David Vinjamuri

David Vinjamuri: 'without that, the cycle of reading will not continue'

'Libraries are the reason that people read.'

I grew up being an avid reader my parents were divorced when I very young and my dad lived in Connecticut and my mom lived in Nebraska, so when I would go to Nebraska for the summer, I'd go to in library, the Omaha Public Library, and borrow the maximum number of books, read them, one a day and return them and do the same thing about six times during my trip.

So, I ran a lot and spent a lot of time in the library. My junior and senior of high school my bus route changed and I got dropped off at school about an hour before classes began. And I went to library every morning and read The New York Times And that was probably the best preparation for political science major college I think I got.

Today we use our libraries primarily, actually, for our children, so I have two small children including a three-and-half year-old a free after all loves reading and even my one-and-half-year-old daughter loves story time and so we go to libraries for that.

You know I think that libraries are the reason that people read. I was just talking to group here in Chicago and I pointed out that at the time we started reading books, in around 1450 when movable type became prevalent. Within fifty years there were 50 million books in Europe. But the other thing that people were doing at that time they don't still do as much, you know, there were fox hunts, there was... shin kicking was a popular sport. There were.. public. executions were actually probably th number one spectator sport.

So the fact that people read now is actual a little surprising and especially considering digital media, considering video games, TV, movies, all the other things that people could be doing. We ought to be surprised that people still read in as many numbers as they do, and I think it's because of libraries.

I think libraries are actually the keystone species in the ecology of reading. I think that the publisher strategy, large publishers' strategy, I should say, to to libraries is understandable, but it's short-sighted and it's misguided. I think that libraries are one of the best sources of recommendations and discovery for books, that they're greatly under-used by publishers to develop backlists for authors, to introduce new authors to book groups and communities and to generally develop books.

Libraries are the one outlet in the entire country that isn't afraid of being a showroom. Libraries are happy for you to come and look at the books and buy them from a bookstore, if that's what you want to do and there's not too many places... you know I'm I'm consumer marketer by training, we don't have any place that we sell to that's happy to have you come in and not buy there, but libraries will actually support that.

Well, I think that the biggest issue with e-books is that we know that reading habits are changing quite dramatically. So according to the Codex Group, between 2010 and 2012 you went from about one-fifth to two-thirds of frequent readers, so the forty-two or so million people who account for the majority of book purchases in the US, now have e-readers and they're reading e-books.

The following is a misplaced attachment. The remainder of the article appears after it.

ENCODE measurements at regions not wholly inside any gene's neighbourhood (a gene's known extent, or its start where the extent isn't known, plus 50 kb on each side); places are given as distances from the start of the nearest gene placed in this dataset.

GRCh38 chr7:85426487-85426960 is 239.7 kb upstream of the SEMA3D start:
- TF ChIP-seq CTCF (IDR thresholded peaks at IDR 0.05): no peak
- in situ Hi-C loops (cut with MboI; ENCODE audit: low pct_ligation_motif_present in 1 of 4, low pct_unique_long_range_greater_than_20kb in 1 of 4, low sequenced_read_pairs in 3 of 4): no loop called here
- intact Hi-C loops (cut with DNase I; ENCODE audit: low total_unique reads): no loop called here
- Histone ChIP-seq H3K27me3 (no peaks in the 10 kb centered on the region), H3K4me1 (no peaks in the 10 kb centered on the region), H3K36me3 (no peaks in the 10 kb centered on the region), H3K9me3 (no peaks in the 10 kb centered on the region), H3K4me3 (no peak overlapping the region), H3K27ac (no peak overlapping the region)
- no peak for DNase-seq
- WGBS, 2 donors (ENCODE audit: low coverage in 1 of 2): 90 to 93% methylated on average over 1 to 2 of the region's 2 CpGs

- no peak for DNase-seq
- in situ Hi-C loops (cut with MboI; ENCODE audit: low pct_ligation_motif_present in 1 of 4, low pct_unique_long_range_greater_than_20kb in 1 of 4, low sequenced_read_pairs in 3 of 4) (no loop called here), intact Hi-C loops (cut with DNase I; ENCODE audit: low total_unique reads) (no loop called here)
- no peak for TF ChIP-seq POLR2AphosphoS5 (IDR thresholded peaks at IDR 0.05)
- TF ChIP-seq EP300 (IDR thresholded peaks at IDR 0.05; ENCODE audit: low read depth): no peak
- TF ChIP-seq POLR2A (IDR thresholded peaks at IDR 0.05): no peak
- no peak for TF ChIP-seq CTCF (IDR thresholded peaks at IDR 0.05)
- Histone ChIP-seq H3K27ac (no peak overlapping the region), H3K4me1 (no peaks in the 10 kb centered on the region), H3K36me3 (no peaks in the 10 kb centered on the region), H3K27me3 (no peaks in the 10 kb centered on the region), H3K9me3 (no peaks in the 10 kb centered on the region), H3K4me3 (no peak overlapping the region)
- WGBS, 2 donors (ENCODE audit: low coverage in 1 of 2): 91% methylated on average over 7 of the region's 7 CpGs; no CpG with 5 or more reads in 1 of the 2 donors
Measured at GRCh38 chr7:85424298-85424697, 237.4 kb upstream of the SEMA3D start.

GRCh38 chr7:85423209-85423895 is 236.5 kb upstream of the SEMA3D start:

We know that e-book readers actually read more often, they buy more often, and they become more prolific. So e-readers in general, though tablets aren't as good as single-purpose reading devices, in terms of the way people read. Having an e-reader actually makes you more of a reader, and that's good.

The problem is that libraries are getting pushed out of the cycle, so if you look at access to books, at least four of the six major Big Six publishers are not providing all their books nationally to libraries. The ones that are, some of the books costs as much as eighty four dollars or more for copy that would cost a consumer twelve to fourteen ninety-nine. I think it's a problem because libraries have the unique ability to not just develop an interest in an author, but also a love reading, and without that the cycle of reading will not continue. So, it's a problem.

[What do you think the solution should be?]

I think the solution, frankly, is for libraries to work together, to use collective action to prove to publishers the power that they have. So, I really think that that libraries should I take local programs, which existed for many, many years, that discover books and band together to nationalize them, and you know, pick authors that they've discovered locally and make them best-sellers.

It's well within their power to do that, and once they do that publishers have budgets to promote and develop authors that largely have been devoted to chains like Barnes & Noble, which now is selling fewer books. They've changed the volume merchandise, they're selling alot of other things, and they walked away from the Nook, so there there's an opportunity to capture some that, to get publishers to sell e-books to libraries at competitive terms for consumers, to make physical copies available, to make advance copies available to reading groups.

It amazes me that every publisher doesn't have a program to target certain authors and to make on free advance copies of their next book available to reading groups throughout the country, because that would be great way to develop a new author. I, in addition to training, marketing and teaching, am writer, as well, so have a book out, a thriller called "Operator," which hit the top 100 on Amazon last month.

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